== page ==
Pertussis remains a major epidemiological burden, accounting for roughly 300,000 deaths worldwide each year, most of them children. The early success of infant immunization programs in the 1950s and 1960s led to a substantial reduction in incidence and a sense of optimism that elimination of pertussis might be a achievable. Over the past two decades, however, documented outbreaks in a number of wellvaccinated populations has pointed out major gaps in our understanding of pertussis epidemiology, immunology, evolution, and control. The availability and use of various vaccines with poorly understood efficacy and immunity profiles contributes to the uncertainty. We propose to improve our understanding of these important determinants of pertussis transmission by splitting the problem into manageable units. By conducting a comprehensive, comparative testing of multiple alternative hypotheses on long-term, spatially replicated, and age-specific data from different countries in the pre-vaccine era, we will aim to pin down the duration of infection-derived immunity, the epidemiological impact of repeat infections, the role played by sub-clinical immune boosting, and the respective contributions of population demography, age-specific contacts, and seasonality. The next phase of research will aim to address the vaccine-specific aspects of the problem by focusing on countries with known vaccine usage (whole cell vs. acellular) and immunization schedules. The ultimate test of whether our understanding of pertussis has significantly advanced will be to explain an enigmatic body of data, namely the changing patterns of pertussis incidence in the US over the past thirty years. This work will rely heavily on the use of mathematical models of pertussis transmission and statistical methods for extracting information from data. A major ingredient in this project, therefore, is the development, use, and dissemination of novel methodological tools that will be implemented in open-source public software. Finally, we will bring together the intellectual fruits of this effort in order to develop optimal, cost-effective immunization policy.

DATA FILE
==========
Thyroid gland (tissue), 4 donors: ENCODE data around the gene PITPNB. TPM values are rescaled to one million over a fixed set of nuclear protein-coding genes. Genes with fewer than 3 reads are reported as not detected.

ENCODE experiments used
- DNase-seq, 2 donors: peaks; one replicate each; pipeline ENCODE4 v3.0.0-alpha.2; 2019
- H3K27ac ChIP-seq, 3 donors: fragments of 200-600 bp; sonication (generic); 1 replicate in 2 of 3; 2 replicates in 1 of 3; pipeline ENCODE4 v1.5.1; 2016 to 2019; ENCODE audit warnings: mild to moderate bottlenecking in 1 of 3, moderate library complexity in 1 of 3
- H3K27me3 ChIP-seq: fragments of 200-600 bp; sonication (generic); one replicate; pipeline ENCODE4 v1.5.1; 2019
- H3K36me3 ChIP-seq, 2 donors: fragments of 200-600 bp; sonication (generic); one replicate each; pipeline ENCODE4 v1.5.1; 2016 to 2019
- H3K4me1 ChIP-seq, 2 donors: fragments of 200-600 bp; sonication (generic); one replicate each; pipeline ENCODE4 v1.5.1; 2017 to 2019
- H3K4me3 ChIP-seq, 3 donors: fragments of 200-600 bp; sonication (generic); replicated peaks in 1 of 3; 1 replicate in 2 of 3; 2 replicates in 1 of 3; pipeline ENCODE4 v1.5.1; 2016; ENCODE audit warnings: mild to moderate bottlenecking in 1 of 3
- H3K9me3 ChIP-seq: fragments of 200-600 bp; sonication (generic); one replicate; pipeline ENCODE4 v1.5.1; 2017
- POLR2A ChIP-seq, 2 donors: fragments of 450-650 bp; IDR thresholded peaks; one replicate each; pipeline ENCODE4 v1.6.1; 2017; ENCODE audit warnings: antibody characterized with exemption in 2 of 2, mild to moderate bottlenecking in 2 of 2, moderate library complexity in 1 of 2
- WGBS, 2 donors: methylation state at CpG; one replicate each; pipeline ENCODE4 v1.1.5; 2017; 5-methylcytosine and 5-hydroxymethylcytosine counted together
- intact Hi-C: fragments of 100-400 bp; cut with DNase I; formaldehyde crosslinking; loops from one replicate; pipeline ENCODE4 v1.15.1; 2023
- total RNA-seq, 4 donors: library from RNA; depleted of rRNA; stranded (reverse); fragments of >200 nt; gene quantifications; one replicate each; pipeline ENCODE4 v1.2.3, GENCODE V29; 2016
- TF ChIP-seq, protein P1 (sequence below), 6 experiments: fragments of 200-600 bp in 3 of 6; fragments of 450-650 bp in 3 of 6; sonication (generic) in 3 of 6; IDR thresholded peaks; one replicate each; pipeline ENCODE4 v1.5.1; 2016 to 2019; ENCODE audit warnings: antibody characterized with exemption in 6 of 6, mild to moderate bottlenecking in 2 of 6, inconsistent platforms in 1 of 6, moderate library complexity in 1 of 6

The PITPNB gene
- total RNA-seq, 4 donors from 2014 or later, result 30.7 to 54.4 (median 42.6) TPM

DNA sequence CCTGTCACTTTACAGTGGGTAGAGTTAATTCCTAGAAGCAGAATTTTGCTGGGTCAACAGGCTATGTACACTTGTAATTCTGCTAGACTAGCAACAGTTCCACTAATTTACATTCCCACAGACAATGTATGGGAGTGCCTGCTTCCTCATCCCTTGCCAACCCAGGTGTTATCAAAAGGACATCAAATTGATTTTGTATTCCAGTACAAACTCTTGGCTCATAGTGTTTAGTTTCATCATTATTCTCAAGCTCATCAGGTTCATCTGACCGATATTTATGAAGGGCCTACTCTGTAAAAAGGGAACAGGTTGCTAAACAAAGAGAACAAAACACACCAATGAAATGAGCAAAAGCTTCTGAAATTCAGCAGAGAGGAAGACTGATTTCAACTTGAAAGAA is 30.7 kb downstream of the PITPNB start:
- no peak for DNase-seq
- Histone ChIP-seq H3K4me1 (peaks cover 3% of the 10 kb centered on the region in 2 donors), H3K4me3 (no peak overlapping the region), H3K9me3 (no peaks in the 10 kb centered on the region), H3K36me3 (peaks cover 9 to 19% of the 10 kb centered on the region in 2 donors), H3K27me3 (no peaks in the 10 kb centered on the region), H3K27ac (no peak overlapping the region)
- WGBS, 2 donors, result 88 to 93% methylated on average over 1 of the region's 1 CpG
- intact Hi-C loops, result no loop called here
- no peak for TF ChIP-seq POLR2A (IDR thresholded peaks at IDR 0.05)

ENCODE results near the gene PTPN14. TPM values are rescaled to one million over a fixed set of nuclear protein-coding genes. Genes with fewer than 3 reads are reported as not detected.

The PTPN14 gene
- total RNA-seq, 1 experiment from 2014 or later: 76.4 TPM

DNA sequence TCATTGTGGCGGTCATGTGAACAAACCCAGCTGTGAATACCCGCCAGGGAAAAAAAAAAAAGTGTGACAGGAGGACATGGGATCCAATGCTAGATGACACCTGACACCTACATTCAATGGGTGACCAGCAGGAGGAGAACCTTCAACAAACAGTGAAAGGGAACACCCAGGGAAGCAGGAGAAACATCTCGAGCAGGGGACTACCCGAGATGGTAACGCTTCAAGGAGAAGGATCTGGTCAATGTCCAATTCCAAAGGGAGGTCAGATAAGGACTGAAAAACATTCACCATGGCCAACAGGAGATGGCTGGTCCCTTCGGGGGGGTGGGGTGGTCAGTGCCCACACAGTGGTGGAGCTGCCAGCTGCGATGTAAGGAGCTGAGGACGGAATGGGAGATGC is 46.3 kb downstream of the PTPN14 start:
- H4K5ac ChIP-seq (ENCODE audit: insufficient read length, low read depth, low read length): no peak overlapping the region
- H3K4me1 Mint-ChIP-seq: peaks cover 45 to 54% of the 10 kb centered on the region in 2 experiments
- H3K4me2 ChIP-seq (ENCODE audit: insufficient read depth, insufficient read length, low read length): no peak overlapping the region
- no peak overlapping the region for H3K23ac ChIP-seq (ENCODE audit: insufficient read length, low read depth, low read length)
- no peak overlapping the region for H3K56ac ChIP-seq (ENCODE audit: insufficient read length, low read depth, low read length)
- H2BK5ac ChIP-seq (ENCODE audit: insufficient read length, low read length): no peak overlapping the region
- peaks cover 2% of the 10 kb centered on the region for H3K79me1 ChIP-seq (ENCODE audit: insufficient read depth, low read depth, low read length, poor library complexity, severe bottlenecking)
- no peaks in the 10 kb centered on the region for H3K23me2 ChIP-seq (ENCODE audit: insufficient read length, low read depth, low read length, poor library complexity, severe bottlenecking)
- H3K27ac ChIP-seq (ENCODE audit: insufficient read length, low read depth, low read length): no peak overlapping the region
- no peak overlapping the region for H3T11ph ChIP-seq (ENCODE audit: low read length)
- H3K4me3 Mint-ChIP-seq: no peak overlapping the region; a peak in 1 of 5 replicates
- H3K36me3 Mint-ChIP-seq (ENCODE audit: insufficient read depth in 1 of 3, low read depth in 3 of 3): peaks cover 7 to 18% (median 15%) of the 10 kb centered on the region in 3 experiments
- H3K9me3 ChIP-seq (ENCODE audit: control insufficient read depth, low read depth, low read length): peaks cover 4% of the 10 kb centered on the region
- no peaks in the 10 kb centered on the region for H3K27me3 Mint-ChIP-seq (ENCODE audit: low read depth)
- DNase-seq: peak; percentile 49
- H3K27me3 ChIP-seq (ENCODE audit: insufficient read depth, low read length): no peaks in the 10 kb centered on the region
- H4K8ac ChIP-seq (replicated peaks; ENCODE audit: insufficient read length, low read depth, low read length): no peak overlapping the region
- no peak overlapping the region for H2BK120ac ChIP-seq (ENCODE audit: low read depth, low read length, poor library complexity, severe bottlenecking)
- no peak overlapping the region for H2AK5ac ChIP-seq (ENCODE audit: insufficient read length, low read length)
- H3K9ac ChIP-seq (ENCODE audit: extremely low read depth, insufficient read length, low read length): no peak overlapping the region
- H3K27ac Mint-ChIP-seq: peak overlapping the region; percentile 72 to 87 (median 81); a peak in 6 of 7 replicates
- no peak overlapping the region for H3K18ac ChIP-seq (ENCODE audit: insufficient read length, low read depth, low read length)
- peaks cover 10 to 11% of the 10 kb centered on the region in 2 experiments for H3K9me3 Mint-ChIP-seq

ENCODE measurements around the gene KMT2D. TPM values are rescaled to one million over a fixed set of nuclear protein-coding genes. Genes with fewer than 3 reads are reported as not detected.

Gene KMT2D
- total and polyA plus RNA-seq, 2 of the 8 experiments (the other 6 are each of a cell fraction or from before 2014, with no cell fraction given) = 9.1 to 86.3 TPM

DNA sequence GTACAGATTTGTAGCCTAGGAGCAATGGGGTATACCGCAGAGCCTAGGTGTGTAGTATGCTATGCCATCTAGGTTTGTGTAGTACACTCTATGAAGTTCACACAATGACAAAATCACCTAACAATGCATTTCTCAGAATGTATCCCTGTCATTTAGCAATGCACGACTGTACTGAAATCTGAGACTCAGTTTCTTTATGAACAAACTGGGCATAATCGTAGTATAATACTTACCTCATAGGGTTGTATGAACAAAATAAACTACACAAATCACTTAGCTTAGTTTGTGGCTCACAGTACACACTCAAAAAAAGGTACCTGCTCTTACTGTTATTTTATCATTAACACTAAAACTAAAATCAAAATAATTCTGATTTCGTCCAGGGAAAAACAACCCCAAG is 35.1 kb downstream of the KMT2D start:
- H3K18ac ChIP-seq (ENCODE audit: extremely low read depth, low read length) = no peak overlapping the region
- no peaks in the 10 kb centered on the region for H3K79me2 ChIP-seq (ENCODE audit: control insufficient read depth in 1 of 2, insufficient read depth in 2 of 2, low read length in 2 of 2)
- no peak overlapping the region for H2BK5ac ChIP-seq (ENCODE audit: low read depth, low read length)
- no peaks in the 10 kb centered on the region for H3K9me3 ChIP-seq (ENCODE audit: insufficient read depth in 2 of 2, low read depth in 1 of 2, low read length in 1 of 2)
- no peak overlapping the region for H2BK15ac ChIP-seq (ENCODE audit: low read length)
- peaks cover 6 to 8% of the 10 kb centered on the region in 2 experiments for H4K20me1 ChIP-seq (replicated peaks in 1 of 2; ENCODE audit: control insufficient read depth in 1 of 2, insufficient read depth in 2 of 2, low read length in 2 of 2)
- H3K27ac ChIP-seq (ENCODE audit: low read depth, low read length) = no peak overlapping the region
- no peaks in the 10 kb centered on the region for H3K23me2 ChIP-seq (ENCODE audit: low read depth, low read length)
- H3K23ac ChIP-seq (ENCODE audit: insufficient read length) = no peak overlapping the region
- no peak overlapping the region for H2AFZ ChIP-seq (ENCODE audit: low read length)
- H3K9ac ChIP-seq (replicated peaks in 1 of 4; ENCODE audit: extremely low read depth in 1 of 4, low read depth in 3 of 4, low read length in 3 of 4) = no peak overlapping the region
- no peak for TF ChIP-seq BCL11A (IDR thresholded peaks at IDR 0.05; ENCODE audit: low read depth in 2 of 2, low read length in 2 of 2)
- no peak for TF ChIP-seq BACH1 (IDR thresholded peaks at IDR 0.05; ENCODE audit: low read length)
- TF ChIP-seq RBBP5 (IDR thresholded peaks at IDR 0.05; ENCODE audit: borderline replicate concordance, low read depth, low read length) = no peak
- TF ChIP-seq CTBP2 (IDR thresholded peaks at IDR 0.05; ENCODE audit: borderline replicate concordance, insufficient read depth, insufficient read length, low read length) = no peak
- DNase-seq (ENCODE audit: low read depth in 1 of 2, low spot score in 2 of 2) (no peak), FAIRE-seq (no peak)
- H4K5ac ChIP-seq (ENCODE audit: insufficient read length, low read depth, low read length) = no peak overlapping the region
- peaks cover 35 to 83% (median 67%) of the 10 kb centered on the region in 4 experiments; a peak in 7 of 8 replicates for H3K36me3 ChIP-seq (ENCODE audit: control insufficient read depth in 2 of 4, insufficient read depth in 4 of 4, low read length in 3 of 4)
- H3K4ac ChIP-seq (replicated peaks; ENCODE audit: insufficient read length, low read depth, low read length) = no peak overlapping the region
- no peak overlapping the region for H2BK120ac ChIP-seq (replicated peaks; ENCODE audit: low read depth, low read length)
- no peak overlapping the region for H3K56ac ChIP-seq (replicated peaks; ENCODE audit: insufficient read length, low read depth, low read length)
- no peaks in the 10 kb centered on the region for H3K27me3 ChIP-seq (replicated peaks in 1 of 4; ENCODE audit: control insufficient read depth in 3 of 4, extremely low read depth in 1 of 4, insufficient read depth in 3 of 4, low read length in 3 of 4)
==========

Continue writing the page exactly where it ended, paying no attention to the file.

The control of infectious diseases by means of immunization remains a critical public health priority. In some nations, including the US, recent decades have coincided with a notable increase in pertussis notifications, despite high vaccine uptake estimates pinpointing significant knowledge gaps in pertussis biology. Therefore, understanding the complex interaction of factors that affect pertussis epidemiology, immunology, evolution, and control is an urgent priority. This is what we propose to do using an extensive database of pertussis reports from a number of countries, including information on age, geography and serotype. We will test alternative competing hypotheses using these data and cutting edge statistical methods. Finally, we will distill the intellectual fruits of this effort into optimal, cost-?‐effective immunization policy.
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